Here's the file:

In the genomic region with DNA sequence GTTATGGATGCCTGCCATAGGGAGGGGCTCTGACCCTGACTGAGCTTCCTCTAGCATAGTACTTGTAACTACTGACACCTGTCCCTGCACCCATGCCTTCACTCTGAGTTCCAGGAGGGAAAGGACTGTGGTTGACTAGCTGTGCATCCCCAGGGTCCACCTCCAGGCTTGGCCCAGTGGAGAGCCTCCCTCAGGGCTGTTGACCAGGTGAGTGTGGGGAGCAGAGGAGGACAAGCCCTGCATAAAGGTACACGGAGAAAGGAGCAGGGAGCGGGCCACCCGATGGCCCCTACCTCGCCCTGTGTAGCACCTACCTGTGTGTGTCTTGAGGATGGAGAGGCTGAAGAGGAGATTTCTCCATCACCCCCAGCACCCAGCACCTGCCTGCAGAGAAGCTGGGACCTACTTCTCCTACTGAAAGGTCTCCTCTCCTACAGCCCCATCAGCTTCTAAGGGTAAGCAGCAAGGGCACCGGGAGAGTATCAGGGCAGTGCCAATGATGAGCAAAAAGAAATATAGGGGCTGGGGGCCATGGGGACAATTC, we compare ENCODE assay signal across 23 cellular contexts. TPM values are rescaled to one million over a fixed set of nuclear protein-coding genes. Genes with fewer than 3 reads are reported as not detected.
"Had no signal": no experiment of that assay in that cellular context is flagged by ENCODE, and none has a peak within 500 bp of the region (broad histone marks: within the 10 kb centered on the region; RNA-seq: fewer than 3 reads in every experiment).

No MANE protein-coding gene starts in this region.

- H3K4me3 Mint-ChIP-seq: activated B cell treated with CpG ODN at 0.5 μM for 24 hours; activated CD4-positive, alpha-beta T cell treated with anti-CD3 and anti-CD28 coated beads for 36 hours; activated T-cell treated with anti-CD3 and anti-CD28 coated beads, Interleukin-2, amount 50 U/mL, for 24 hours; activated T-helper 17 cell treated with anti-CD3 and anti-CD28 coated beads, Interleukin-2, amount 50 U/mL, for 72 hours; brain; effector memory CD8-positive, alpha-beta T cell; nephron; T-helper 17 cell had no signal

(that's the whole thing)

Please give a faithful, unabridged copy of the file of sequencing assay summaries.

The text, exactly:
In the genomic region with DNA sequence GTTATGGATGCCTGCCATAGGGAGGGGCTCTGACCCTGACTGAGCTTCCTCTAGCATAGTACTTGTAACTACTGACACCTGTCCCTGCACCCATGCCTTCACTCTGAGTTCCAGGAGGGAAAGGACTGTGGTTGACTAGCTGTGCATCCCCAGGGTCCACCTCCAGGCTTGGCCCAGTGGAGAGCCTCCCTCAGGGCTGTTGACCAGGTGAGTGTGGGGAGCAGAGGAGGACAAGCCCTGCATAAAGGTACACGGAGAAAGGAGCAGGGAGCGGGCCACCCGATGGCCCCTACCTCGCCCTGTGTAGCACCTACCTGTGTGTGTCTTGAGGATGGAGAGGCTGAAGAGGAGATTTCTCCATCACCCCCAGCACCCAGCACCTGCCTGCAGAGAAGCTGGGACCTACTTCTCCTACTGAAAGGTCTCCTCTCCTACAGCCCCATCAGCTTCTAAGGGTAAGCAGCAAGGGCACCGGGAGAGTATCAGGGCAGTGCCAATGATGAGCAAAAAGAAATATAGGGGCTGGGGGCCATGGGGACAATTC, we compare ENCODE assay signal across 23 cellular contexts. TPM values are rescaled to one million over a fixed set of nuclear protein-coding genes. Genes with fewer than 3 reads are reported as not detected.
"Had no signal": no experiment of that assay in that cellular context is flagged by ENCODE, and none has a peak within 500 bp of the region (broad histone marks: within the 10 kb centered on the region; RNA-seq: fewer than 3 reads in every experiment).

No MANE protein-coding gene starts in this region.

- H3K4me3 Mint-ChIP-seq: activated B cell treated with CpG ODN at 0.5 μM for 24 hours; activated CD4-positive, alpha-beta T cell treated with anti-CD3 and anti-CD28 coated beads for 36 hours; activated T-cell treated with anti-CD3 and anti-CD28 coated beads, Interleukin-2, amount 50 U/mL, for 24 hours; activated T-helper 17 cell treated with anti-CD3 and anti-CD28 coated beads, Interleukin-2, amount 50 U/mL, for 72 hours; brain; effector memory CD8-positive, alpha-beta T cell; nephron; T-helper 17 cell had no signal